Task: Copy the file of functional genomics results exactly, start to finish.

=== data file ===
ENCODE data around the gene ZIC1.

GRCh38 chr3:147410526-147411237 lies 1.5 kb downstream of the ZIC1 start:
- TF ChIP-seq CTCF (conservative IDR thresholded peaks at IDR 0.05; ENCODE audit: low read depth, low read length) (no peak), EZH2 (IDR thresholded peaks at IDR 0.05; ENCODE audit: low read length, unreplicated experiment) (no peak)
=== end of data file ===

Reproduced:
ENCODE data around the gene ZIC1.

GRCh38 chr3:147410526-147411237 lies 1.5 kb downstream of the ZIC1 start:
- TF ChIP-seq CTCF (conservative IDR thresholded peaks at IDR 0.05; ENCODE audit: low read depth, low read length) (no peak), EZH2 (IDR thresholded peaks at IDR 0.05; ENCODE audit: low read length, unreplicated experiment) (no peak)